# using statement (C# Reference)

The using statement provides a convenient syntax that ensures the correct use of IDisposable objects. The await using statement ensures the correct use of IAsyncDisposable objects. The language supports asynchronous disposable types that implement the System.IAsyncDisposable interface.

## Example

The following example shows how to use the using statement.

string manyLines = @"This is line one
This is line two
Here is line three
The penultimate line is line four
This is the final, fifth line.";

{
string? item;
do
{
Console.WriteLine(item);
} while (item != null);
}


The using declaration doesn't require braces:

string manyLines = @"This is line one
This is line two
Here is line three
The penultimate line is line four
This is the final, fifth line.";

string? item;
do
{
Console.WriteLine(item);
} while (item != null);


## Remarks

File and Font are examples of managed types that access unmanaged resources (in this case file handles and device contexts). There are many other kinds of unmanaged resources and class library types that encapsulate them. All such types must implement the IDisposable interface, or the IAsyncDisposable interface.

When the lifetime of an IDisposable object is limited to a single method, you should declare and instantiate it in the using statement or using declaration. The using declaration calls the Dispose method on the object in the correct way when it goes out of scope. The using statement causes the object itself to go out of scope as soon as Dispose is called. Within the using block, the object is read-only and can't be modified or reassigned. A variable declared with a using declaration is read-only. If the object implements IAsyncDisposable instead of IDisposable, either using form calls the DisposeAsync and awaits the returned ValueTask. For more information on IAsyncDisposable, see Implement a DisposeAsync method.

Both using forms ensure that Dispose (or DisposeAsync) is called even if an exception occurs within the using block. You can achieve the same result by putting the object inside a try block and then calling Dispose (or DisposeAsync) in a finally block; in fact, this is how the using statement and the using declaration are translated by the compiler. The code example earlier expands to the following code at compile time (note the extra curly braces to create the limited scope for the object):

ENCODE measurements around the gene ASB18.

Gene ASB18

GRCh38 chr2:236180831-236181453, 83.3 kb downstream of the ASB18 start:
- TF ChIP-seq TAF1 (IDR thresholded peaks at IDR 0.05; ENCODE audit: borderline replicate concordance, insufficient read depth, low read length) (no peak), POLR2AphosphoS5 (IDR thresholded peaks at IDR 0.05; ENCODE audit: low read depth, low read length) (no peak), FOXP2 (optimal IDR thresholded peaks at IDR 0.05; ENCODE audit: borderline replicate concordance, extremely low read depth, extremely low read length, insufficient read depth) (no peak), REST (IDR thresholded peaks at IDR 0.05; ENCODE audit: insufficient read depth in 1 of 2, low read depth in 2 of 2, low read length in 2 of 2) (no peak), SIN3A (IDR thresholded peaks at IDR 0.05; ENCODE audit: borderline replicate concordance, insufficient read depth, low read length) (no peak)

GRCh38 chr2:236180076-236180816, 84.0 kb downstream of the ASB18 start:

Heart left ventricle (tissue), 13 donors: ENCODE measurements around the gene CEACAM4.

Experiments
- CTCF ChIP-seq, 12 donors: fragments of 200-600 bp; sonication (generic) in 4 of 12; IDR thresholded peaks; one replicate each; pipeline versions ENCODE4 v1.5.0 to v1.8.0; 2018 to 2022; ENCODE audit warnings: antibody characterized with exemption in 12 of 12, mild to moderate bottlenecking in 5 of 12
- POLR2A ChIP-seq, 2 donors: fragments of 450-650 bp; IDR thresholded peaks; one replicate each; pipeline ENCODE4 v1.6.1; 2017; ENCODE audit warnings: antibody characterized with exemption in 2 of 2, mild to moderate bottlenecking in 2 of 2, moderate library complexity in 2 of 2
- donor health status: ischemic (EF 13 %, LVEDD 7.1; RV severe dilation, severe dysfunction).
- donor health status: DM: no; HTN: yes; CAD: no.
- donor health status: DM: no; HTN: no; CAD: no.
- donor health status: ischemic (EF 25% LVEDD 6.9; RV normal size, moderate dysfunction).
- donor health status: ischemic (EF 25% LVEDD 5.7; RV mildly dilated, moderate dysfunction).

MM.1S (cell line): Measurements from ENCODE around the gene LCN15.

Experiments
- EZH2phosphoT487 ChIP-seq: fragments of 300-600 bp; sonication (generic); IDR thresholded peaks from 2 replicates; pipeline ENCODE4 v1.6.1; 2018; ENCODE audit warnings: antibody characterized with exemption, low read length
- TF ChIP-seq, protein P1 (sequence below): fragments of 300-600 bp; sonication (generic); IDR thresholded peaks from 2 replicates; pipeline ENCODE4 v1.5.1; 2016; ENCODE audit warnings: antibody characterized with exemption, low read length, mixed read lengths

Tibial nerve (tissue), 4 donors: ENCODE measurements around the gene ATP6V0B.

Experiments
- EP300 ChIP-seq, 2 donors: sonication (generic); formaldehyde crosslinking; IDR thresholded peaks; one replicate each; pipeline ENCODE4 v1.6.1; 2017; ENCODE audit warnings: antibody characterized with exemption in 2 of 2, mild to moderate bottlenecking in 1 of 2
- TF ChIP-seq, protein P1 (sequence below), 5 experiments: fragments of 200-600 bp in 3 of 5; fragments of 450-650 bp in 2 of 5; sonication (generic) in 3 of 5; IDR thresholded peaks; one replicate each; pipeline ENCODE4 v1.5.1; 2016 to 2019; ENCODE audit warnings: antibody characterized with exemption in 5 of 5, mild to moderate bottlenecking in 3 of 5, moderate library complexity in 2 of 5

string manyLines = @"This is line one
This is line two
Here is line three
The penultimate line is line four
This is the final, fifth line.";

{
try
{
string? item;
do
{
Console.WriteLine(item);
} while (item != null);
}
finally
{
}
}


The newer using statement syntax translates to similar code. The try block opens where the variable is declared. The finally block is added at the close of the enclosing block, typically at the end of a method.

For more information about the try-finally statement, see the try-finally article.

Multiple instances of a type can be declared in a single using statement, as shown in the following example. Notice that you can't use implicitly typed variables (var) when you declare multiple variables in a single statement:

string numbers = @"One
Two
Three
Four.";
string letters = @"A
B
C
D.";

right = new StringReader(letters))
{
string? item;
do
{
Console.Write(item);
Console.Write("    ");
Console.WriteLine(item);
} while (item != null);
}


You can combine multiple declarations of the same type using the declaration syntax as well, as shown in the following example:

string numbers = @"One
Two
Three
Four.";
string letters = @"A
B
C
D.";

right = new StringReader(letters);
string? item;
do
{
Console.Write(item);
Console.Write("    ");
Console.WriteLine(item);
} while (item != null);


You can instantiate the resource object and then pass the variable to the using statement, but this isn't a best practice. In this case, after control leaves the using block, the object remains in scope but probably has no access to its unmanaged resources. In other words, it's not fully initialized anymore. If you try to use the object outside the using block, you risk causing an exception to be thrown. For this reason, it's better to instantiate the object in the using statement and limit its scope to the using block.

string manyLines = @"This is line one
This is line two
Here is line three
The penultimate line is line four
This is the final, fifth line.";

{
string? item;
do
{

For more information about disposing of IDisposable objects, see Using objects that implement IDisposable.